Both the state and its adversaries must beware the seduction of war — and the delusion that killing can be civil. In 1948, the Universal Declaration of Human Rights mandated that “no one shall be subjected to torture or to cruel, inhuman or degrading treatment or punishment.” The Third Geneva Convention prohibited torturing prisoners of war. In 1987, the United Nations agreed that neither “a state of war [n]or a threat of war, internal political instability or any other public emergency, may be invoked as a justification of torture.” -- Praveen Swami
Turkey is viewed as the successful merger of Islam and modernization. Turkey's standing in the region is growing, but its international credibility should be in doubt as long as it fails to address its human rights record, especially in regard to the large Kurdish minority. At the heart of the issue lie restrictive laws that limit free speech, prevent the teaching of minority languages such as Kurdish in schools and require a political party to secure a whopping 10% of the nationwide vote to gain a seat in parliament. -- Emma Sinclair-Webb
As people across the world mark Human Rights Day today, prominent rights groups are raising awareness of one violation that is often overlooked in Southeast Asia: The continued existence of the death penalty. The report “When Justice Fails: Thousands executed in Asia after unfair trials,” released this week by the Anti-Death Penalty Asia Network, highlights the cases of eight people on death row in various countries in the Asia-Pacific region. It included a Nigerian, Humphrey Jefferson Ejike Eleweke, who was arrested for drug offenses in 2003 in Indonesia and sentenced to death a year later. “Only a small number of countries in Asia are still using the death penalty, but their actions cast a shadow over the entire region,” Adpan coordinator Louise Vischer said in a statement. -- Ulma Haryanto
The ambit of crimes against humanity includes: murder, extermination, enslavement, deportation, and other inhumane acts committed against any civilian population, before or during the war, or persecutions on political, racial or religious grounds in execution of or in connection with any crime, within the jurisdiction of the tribunal, whether or not in violation of the domestic law of the country where perpetrated. Leaders, organisers, instigators and accomplices participating in the formulation or execution of a common plan or conspiracy to commit any of the foregoing crimes are responsible for all acts performed by any person in the executions of such plans. The ambit and scope of crimes against humanity can only be improved based the definition prescribed by Nuremburg Tribunal, the ICC Statue and the like. -- Prof. Mizanur Rahman
BANGLADESH remains an overpopulated country. There are children belonging to very poor families who are deprived, underprivileged and often marginalised. Among them are the street children without parents, homes or any form of shelters. There are slum children living on the sides of the streets or next to the railways. These children start their day with the worries of collecting basic meals. In an age where they should be going to schools; they search for livelihoods. They have to work hard till the night. At times they are made to be involved in different types of risky jobs which are threats to their lives. While growing up, these children usually experience severe malnutrition, social repugnance and considerable vulnerability, as a result of which they often grow hostile, possess hatred and distrust is often drawn into these naïve children leading them towards criminal activities, thus playing the most effective role in tainting the society. -- Mahmuda Imam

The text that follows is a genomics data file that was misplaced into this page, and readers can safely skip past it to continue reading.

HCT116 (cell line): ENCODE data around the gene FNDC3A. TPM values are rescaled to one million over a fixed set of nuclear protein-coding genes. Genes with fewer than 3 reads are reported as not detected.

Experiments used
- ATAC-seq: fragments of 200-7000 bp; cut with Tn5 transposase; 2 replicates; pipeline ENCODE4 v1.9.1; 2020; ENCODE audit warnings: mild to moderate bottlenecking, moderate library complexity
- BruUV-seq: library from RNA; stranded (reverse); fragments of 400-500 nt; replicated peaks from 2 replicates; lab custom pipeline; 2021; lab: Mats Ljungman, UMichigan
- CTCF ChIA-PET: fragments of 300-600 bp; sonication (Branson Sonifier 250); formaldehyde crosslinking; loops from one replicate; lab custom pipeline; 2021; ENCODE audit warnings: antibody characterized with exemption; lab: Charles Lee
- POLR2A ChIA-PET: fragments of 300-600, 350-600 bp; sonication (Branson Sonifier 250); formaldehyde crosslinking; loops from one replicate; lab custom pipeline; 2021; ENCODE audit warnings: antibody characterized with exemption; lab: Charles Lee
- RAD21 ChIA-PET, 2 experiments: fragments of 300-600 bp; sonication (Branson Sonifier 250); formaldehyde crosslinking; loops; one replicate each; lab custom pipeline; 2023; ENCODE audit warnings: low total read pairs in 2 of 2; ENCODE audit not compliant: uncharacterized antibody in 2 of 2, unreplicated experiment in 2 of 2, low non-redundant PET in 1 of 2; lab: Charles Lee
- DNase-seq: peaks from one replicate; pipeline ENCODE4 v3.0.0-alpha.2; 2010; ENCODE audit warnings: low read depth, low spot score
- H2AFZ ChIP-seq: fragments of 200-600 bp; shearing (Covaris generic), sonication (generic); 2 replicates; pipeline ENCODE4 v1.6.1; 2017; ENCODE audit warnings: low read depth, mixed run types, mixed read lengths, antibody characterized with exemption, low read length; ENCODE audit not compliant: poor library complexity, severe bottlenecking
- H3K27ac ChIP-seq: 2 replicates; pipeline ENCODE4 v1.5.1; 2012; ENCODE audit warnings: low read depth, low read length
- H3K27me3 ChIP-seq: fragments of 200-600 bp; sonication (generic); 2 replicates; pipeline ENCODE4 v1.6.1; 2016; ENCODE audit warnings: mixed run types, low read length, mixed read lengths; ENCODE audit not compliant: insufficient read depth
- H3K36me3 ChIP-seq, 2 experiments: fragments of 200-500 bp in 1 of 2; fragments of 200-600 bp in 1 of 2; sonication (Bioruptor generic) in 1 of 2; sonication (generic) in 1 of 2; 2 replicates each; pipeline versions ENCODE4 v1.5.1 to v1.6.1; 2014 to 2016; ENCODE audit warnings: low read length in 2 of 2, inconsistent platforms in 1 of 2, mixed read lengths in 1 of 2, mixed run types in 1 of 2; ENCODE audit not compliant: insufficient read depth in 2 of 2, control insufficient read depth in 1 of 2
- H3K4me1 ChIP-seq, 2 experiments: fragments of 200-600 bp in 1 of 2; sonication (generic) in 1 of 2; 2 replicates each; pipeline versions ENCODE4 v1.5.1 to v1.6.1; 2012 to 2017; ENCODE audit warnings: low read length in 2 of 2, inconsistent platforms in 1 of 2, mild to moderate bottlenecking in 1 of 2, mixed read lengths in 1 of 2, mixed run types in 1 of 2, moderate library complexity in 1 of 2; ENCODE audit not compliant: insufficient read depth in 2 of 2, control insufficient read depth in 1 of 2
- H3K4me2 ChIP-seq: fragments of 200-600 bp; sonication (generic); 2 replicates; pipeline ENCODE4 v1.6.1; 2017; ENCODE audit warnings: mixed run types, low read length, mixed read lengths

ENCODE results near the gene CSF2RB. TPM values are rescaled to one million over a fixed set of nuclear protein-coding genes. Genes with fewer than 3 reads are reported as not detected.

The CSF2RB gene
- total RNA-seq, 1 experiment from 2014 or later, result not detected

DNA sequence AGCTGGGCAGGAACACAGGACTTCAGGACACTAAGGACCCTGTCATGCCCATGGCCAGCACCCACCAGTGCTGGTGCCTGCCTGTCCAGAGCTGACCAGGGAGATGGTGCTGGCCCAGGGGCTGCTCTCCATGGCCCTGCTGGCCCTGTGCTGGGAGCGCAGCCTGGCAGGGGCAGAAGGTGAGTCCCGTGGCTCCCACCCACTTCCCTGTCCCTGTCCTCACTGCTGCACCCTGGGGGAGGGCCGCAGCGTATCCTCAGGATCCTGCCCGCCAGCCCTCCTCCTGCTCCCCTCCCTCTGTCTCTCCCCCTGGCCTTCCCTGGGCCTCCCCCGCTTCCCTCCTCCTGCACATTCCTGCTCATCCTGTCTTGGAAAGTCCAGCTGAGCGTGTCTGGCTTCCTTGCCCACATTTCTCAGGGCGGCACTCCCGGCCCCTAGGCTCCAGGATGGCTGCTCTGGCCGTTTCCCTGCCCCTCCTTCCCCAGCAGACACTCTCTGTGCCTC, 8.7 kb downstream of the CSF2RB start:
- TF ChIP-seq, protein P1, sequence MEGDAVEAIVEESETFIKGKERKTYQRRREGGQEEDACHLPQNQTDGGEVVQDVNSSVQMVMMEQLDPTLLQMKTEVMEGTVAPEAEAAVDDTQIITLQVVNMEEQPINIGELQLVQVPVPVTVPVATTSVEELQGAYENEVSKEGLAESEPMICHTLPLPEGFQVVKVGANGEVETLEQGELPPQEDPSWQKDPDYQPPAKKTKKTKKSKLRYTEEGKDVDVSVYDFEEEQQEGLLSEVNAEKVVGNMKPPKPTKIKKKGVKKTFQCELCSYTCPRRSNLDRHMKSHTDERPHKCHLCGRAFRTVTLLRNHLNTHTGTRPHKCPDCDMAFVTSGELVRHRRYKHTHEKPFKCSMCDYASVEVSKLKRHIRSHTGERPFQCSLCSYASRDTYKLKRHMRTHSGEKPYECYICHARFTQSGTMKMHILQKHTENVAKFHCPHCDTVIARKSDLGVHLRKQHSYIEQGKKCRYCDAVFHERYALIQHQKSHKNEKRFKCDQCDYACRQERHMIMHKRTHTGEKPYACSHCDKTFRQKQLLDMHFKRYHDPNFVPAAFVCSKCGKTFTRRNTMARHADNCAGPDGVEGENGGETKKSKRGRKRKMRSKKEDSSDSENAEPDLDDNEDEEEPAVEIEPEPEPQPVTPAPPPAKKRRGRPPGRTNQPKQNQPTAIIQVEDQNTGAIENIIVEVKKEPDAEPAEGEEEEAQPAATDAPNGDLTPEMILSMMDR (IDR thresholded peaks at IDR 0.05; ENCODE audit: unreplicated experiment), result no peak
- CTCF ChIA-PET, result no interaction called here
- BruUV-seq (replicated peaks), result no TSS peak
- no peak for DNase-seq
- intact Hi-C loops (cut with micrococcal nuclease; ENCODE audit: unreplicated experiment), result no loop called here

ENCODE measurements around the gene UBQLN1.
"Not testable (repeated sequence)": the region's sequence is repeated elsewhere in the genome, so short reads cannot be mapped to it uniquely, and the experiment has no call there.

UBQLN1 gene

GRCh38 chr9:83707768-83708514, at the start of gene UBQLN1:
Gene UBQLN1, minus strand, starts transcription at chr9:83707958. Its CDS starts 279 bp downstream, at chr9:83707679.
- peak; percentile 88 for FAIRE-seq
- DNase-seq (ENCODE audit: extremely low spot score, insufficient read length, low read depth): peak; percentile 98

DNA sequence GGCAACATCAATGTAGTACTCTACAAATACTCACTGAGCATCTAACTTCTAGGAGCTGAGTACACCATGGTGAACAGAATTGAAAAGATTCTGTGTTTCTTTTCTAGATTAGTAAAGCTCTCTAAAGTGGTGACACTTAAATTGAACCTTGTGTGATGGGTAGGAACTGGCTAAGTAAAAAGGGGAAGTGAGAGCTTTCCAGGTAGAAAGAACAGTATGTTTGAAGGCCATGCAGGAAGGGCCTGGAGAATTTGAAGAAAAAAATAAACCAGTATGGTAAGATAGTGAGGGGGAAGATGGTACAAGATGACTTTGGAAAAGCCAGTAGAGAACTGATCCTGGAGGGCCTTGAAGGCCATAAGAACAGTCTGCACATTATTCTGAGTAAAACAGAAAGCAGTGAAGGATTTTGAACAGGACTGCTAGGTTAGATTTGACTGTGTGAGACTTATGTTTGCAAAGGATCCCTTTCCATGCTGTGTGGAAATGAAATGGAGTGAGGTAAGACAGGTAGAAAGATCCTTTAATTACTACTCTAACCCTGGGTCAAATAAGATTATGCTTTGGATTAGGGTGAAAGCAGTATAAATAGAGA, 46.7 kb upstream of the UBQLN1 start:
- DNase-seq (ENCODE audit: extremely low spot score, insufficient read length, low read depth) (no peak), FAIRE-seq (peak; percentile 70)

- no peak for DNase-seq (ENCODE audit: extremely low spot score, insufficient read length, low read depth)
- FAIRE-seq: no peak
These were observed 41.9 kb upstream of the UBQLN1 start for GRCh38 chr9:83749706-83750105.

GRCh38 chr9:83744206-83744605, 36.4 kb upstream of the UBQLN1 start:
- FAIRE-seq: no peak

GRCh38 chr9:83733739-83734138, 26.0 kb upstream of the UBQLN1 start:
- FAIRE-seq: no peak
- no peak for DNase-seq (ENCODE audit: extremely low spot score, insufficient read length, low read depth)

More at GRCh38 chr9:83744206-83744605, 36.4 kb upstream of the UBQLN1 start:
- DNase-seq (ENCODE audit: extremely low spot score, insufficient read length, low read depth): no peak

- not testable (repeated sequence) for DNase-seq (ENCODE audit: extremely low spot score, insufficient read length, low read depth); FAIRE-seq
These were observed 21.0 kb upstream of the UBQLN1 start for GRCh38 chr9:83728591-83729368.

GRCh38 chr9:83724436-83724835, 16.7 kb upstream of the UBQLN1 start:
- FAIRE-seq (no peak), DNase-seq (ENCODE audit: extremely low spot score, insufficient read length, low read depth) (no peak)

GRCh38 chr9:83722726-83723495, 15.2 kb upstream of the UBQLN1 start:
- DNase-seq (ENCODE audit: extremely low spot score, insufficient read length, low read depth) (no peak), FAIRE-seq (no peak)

After two harsh laws restricting people’s right to freedom of religion or belief were passed – and apparently before they came into force – Kazakhstan had begun closing mosques, churches and prayer rooms in prisons, Forum 18 News Service has learnt. “Mosques and Russian Orthodox churches were built in prisons in violation of building regulations and the law,” Aliya Kadenova, an aide to Eskali Salamatov, deputy head of the Interior Ministry’s Criminal Administration System Committee which oversees prisons, told Forum 18 from the capital Astana on 10 November. “They are illegal – that’s why they are being closed down.” International law clearly defends the right of prisoners to freedom of religion or belief. The International Covenant on Civil and Political Rights has been ratified by Kazakhstan and came into force in the country in 2006. This states that, “All persons deprived of their liberty shall be treated with humanity and with respect for the inherent dignity of the human person” (Article 10, Paragraph 1). This specifically includes those held in prisons, detention camps or correctional institutions (General Comment 21 on the same article). -- Felix Corley
Nine youth accused in Malegaon blast case of 2006 have been granted bail by the MCOCA court. (Nov 6 2011). These Muslim youth were arrested after the bomb exploded on the Shab-e-Barat, killing several people. Immediately after that the Anti Terrorist Squad, arrested nine Muslim youth, there was really no evidence worth its name against them. Still police which is, motivated more by biases than by professionalism, arrested these Muslims youth. Similar things happened in Mecca Masjid blast when the authorities arrested nearly 25 Muslim youth after the blast in the mosque. The Godhra train burning investigation is also mired in much deeper misconception, where nothing could be proved against the alleged Chief conspirator, Maulana Haji Umarji. Despite that, other Muslim youth were given the sentence. All these investigations show a clear pattern that the biases of the investigation authorities overtake their professional training. This was also one of the lazy way of going about things as arresting Muslims after such an episode is passé’ in public opinion and in the media in particular. Barring a small section of media others hardly played their role of raising doubts about the methods of investigating authorities. -- Ram Puniyani